How far can a line extension go before it breaks a brand?
While looking at a can of Coca-Cola I noticed the wording ORIGINAL TASTE below the logo, placed prominently in the middle and I thought to myself, ‘Wow, you must have really messed with your brand to feel compelled to make that claim on its packaging’.
A few days later the thought came back when I read that Al Ries had died. I never met the man but his thinking has influenced me through his writing. In 2009, he wrote for AdAge: “We call line extension the ‘hockey-stick effect.’ Short term, you get the blade and score a few goals. Long term, you get the shaft.”
You can read the full article here: Al Ries • Line extensions
As a form of tribute to Al Ries, I went to the Coca-Cola US website to investigate the extent of the Coca-Cola brand line extension and I found the following on offer: Coca-Cola; Caffeine Free Coca-Cola; Coca-Cola Cherry; Coca-Cola Cherry Vanilla; Coca-Cola Vanilla; Coke Zero Sugar; Caffeine Free Coke Zero Sugar; Coca-Cola Cherry Vanilla Zero Sugar; Coca-Cola Cherry Zero Sugar; Coca-Cola Vanilla Zero Sugar; Coca-Cola® with Coffee Mocha; Coca-Cola® with Coffee Vanilla; Coca-Cola® with Coffee Dark Blend; Coca-Cola® with Coffee Caramel; Coca-Cola® with Coffee Vanilla Zero Sugar; Coca-Cola® Dreamworld; Coca-Cola® Zero Sugar Dreamworld; Marshmello's Limited Edition Coca-Cola®; Marshmello's Limited Edition Coca-Cola® Zero Sugar; Coca-Cola® Starlight; Coca-Cola® Starlight Zero Sugar; Coca-Cola® Zero Sugar Byte.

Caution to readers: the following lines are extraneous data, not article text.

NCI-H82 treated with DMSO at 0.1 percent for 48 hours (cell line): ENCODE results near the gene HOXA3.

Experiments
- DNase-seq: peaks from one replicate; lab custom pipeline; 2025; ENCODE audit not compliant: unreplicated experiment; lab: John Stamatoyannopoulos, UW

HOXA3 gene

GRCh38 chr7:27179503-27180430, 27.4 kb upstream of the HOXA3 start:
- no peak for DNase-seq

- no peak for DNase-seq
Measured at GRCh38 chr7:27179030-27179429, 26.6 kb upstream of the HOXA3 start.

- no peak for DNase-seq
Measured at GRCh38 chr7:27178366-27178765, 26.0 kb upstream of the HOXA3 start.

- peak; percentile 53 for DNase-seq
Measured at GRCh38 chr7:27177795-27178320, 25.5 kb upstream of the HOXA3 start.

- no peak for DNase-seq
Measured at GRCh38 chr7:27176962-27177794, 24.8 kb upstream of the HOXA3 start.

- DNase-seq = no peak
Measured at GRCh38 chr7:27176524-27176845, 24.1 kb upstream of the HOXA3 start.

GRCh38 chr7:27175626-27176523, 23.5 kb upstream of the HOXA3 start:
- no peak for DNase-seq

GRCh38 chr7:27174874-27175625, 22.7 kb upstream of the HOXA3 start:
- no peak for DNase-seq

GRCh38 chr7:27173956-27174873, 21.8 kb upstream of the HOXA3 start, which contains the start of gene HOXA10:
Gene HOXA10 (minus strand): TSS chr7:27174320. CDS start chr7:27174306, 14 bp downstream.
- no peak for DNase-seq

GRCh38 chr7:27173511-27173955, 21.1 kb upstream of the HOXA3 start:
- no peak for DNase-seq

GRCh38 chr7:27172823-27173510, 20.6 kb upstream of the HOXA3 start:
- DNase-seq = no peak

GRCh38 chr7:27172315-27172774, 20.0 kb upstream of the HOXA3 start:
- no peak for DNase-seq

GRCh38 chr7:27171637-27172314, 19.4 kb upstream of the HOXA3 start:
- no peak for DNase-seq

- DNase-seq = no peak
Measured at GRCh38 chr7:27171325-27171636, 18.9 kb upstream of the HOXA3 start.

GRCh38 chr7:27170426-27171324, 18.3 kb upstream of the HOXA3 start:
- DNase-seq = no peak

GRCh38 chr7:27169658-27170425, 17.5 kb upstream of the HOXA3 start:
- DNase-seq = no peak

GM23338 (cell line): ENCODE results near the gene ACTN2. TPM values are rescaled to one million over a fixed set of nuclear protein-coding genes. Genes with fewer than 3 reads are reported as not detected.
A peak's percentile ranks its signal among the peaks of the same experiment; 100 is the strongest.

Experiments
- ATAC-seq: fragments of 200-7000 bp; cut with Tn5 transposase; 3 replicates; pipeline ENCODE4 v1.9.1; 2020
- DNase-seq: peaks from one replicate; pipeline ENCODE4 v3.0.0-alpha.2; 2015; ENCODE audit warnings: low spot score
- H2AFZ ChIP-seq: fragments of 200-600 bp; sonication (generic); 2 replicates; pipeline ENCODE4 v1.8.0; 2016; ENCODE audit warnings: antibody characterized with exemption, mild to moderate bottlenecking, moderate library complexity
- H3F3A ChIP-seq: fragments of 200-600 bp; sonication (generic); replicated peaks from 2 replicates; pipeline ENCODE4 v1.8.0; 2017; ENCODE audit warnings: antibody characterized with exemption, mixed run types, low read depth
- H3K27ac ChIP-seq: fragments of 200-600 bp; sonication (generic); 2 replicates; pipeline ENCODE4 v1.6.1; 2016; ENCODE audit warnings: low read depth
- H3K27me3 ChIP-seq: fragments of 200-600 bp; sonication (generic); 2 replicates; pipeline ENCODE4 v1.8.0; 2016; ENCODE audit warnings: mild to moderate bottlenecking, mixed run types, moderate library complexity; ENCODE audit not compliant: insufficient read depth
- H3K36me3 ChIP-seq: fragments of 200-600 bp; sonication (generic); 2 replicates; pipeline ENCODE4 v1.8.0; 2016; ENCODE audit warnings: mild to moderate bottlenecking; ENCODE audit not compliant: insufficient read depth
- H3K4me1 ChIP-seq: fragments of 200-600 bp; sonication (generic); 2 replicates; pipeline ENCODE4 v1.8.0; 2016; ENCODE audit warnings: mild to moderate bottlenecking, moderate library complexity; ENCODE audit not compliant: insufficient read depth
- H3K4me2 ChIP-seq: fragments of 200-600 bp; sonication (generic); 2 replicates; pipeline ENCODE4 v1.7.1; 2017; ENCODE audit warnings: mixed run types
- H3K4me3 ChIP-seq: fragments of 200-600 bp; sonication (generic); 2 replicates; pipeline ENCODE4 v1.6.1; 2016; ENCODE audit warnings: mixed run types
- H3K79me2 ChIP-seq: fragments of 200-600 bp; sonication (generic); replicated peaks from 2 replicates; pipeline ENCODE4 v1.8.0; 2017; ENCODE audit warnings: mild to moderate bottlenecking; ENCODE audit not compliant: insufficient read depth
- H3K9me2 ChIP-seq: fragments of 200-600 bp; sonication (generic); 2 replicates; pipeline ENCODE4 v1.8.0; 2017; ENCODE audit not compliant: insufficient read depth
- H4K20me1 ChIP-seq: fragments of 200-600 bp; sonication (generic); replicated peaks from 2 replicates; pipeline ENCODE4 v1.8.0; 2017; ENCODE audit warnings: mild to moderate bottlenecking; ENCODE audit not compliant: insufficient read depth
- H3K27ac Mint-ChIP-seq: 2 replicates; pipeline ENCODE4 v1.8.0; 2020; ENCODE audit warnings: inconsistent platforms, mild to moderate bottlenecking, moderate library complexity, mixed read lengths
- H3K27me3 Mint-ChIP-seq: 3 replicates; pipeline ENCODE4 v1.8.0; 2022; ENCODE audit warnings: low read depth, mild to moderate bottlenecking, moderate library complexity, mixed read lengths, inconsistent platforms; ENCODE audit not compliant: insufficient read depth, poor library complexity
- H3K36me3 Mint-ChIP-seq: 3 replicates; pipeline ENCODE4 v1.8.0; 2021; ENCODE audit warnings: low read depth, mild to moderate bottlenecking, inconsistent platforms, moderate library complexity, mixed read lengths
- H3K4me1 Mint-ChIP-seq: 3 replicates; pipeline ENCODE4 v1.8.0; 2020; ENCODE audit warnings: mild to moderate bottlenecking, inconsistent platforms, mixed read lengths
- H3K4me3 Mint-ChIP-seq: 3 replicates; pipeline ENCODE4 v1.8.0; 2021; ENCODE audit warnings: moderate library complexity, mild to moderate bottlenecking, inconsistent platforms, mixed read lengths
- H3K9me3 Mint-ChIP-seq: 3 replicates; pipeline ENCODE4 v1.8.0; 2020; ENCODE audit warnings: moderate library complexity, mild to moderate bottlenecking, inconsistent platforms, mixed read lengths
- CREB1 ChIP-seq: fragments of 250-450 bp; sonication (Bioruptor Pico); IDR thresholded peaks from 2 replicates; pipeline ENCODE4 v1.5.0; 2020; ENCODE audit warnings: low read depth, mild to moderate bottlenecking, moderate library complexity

That’s 22 individual products. By coincidence, one of Al Ries's books (co-authored with Jack Trout) is called 'The 22 Immutable Laws of Marketing' , in it he had this to say: “If violating any of our laws was a punishable offence, a large portion of corporate America would be in jail. By far the most violated law in our book is the law of line extension.”
Cuff ‘em Al.